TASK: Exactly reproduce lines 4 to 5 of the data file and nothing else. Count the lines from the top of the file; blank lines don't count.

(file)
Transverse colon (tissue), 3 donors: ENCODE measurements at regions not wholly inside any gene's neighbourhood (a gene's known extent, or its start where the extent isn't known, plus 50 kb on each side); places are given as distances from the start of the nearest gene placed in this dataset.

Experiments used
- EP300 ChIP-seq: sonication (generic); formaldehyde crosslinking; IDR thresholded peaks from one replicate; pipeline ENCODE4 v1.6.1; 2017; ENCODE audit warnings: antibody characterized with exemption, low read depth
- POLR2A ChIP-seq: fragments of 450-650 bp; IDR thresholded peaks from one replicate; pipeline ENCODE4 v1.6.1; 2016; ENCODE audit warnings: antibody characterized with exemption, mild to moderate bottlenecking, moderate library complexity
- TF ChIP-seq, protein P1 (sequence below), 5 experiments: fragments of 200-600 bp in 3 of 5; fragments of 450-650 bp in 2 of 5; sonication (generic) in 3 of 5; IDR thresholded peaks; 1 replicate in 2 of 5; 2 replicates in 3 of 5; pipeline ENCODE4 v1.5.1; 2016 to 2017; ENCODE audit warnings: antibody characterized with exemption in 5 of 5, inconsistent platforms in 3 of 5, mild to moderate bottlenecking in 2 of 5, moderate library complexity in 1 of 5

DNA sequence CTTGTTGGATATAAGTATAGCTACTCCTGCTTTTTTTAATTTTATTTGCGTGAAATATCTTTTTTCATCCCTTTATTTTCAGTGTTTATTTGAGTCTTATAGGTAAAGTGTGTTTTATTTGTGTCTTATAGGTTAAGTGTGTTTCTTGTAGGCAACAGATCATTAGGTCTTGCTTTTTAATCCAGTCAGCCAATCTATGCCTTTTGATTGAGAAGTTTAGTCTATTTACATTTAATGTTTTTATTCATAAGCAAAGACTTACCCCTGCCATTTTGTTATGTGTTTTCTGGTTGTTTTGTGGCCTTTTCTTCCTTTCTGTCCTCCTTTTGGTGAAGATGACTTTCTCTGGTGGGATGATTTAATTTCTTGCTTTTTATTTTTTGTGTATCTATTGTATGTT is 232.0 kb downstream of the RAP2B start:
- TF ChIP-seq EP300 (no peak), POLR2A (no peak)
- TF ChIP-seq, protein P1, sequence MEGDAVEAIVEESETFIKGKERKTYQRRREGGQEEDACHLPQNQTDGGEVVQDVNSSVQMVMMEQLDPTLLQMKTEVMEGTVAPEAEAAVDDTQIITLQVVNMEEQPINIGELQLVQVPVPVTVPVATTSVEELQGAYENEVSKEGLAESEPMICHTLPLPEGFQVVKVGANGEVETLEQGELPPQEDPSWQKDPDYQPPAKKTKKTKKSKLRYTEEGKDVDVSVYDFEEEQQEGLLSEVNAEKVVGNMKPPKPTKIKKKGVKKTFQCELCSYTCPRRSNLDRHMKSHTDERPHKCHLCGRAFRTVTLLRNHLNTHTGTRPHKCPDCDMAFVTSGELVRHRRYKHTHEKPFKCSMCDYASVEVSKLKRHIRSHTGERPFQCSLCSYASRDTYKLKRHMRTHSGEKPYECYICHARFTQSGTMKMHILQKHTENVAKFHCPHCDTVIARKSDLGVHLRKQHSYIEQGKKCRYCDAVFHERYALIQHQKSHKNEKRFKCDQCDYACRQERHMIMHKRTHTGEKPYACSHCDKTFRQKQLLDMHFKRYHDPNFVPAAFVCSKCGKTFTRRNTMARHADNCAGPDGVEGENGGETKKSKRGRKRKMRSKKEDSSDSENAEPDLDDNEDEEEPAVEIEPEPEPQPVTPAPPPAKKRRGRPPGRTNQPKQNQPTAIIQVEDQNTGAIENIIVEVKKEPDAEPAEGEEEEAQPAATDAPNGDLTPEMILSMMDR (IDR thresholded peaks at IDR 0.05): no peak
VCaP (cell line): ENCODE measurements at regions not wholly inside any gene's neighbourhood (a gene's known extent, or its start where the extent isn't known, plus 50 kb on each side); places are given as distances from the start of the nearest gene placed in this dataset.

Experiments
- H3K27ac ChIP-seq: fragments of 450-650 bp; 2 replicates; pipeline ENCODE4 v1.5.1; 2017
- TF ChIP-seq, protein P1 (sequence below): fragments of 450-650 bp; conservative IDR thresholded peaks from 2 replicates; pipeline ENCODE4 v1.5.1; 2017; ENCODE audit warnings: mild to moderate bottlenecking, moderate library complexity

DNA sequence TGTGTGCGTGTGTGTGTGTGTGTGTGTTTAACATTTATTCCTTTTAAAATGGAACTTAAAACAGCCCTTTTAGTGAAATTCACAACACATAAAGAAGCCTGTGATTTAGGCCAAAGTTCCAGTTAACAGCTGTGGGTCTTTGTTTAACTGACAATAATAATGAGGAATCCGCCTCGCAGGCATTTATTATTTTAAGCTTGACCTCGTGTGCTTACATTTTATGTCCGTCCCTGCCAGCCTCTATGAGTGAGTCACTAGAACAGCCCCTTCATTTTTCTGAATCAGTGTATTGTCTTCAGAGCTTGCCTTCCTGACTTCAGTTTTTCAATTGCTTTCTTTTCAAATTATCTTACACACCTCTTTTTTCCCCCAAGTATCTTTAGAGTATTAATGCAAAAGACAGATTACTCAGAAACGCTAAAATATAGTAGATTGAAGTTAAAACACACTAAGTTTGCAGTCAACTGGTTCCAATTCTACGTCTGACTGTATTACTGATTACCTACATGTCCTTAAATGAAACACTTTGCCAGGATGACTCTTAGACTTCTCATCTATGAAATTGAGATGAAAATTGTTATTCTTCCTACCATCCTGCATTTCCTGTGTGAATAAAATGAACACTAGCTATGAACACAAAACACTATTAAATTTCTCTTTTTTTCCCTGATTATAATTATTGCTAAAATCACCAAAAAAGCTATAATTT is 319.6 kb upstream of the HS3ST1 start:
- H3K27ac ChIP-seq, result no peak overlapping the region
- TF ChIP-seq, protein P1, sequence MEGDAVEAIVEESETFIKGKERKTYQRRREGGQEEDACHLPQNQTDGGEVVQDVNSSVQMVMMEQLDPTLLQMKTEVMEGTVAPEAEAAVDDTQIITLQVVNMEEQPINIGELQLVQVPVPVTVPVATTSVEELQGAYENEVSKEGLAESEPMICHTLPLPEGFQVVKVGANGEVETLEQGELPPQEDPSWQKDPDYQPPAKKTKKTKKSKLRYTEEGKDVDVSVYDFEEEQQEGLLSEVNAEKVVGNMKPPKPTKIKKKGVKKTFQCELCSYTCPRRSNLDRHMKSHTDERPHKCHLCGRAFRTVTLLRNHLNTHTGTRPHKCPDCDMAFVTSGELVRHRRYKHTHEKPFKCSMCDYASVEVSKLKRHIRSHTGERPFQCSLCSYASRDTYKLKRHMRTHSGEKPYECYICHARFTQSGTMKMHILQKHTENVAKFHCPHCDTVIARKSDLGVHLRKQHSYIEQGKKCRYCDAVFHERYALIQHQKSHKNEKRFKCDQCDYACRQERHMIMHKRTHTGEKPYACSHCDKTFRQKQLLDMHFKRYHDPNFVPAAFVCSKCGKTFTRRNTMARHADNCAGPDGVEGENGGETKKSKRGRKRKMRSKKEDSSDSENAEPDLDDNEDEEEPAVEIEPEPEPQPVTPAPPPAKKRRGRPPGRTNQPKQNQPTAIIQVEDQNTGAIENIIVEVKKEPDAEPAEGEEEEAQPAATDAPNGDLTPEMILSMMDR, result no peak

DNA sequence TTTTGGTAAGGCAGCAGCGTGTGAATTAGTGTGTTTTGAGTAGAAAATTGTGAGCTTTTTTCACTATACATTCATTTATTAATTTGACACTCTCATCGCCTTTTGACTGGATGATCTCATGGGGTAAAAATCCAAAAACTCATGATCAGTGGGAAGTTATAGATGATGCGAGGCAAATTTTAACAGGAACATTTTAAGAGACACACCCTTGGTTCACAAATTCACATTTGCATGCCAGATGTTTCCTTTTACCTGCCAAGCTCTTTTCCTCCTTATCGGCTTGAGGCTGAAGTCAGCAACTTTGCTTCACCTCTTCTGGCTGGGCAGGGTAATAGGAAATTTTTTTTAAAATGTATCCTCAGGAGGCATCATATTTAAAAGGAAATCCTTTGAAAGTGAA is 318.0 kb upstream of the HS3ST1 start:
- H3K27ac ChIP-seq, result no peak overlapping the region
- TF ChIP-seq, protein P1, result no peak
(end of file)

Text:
- POLR2A ChIP-seq: fragments of 450-650 bp; IDR thresholded peaks from one replicate; pipeline ENCODE4 v1.6.1; 2016; ENCODE audit warnings: antibody characterized with exemption, mild to moderate bottlenecking, moderate library complexity
- TF ChIP-seq, protein P1 (sequence below), 5 experiments: fragments of 200-600 bp in 3 of 5; fragments of 450-650 bp in 2 of 5; sonication (generic) in 3 of 5; IDR thresholded peaks; 1 replicate in 2 of 5; 2 replicates in 3 of 5; pipeline ENCODE4 v1.5.1; 2016 to 2017; ENCODE audit warnings: antibody characterized with exemption in 5 of 5, inconsistent platforms in 3 of 5, mild to moderate bottlenecking in 2 of 5, moderate library complexity in 1 of 5